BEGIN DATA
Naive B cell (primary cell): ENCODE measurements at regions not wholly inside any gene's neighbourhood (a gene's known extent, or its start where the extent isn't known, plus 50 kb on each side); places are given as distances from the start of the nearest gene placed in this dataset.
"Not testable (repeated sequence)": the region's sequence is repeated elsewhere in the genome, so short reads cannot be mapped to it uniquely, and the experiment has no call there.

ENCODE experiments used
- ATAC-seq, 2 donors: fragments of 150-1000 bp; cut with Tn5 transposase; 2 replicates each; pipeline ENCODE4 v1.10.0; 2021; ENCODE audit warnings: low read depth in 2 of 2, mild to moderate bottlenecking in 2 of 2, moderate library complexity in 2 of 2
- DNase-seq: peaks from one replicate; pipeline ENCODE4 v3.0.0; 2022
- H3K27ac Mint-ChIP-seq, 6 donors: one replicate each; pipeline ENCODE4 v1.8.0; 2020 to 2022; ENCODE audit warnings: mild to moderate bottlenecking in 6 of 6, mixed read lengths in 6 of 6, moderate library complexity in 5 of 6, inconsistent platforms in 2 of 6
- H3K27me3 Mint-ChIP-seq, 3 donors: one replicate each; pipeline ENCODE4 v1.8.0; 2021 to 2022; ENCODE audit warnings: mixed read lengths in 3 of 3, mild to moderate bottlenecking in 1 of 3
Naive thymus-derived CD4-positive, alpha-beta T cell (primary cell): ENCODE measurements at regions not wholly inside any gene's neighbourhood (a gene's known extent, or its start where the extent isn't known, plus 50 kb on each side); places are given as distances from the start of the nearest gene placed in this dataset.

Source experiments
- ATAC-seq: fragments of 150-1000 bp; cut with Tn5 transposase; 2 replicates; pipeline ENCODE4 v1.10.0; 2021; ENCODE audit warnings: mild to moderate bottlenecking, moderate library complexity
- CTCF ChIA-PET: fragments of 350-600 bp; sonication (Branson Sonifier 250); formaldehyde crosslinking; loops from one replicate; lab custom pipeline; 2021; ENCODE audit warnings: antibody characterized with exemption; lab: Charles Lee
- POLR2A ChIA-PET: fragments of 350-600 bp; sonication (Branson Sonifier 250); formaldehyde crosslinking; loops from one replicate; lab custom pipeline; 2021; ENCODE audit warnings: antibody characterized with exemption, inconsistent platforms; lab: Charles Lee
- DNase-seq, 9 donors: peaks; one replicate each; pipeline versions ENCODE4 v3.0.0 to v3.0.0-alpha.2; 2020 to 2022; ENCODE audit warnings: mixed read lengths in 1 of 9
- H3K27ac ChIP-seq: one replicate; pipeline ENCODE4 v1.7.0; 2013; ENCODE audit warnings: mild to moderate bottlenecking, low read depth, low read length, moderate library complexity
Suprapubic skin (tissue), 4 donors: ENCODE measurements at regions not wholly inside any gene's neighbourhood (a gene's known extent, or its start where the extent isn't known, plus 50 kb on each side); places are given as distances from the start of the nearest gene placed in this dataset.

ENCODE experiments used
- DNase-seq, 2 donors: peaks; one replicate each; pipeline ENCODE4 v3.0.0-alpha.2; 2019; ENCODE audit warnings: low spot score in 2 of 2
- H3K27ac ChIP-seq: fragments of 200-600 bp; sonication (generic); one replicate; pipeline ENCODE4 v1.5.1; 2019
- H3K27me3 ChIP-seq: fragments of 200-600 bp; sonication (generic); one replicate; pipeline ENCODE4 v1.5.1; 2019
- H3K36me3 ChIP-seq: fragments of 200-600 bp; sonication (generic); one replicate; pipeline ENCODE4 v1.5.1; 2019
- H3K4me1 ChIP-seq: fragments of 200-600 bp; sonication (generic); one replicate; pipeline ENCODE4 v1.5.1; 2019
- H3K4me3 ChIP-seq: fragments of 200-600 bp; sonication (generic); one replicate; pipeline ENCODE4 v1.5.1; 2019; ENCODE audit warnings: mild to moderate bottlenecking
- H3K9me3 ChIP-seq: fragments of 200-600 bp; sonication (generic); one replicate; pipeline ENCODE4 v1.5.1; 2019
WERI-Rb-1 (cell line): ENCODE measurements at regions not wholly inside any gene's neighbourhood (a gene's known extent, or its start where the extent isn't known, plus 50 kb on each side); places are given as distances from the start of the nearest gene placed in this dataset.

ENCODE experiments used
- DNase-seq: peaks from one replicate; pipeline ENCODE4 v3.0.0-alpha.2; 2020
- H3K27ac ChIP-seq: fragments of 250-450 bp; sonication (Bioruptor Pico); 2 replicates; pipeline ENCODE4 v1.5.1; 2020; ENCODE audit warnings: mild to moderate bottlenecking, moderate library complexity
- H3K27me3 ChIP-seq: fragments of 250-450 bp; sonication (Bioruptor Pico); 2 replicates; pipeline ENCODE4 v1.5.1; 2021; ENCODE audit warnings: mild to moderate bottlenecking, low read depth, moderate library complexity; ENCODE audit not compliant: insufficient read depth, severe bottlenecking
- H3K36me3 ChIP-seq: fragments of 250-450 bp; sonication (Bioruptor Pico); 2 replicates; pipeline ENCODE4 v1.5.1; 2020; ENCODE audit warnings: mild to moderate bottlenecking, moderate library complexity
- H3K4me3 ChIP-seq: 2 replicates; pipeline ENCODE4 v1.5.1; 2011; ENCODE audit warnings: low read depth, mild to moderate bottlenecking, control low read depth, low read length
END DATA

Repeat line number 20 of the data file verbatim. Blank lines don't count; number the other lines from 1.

- H3K36me3 ChIP-seq: fragments of 200-600 bp; sonication (generic); one replicate; pipeline ENCODE4 v1.5.1; 2019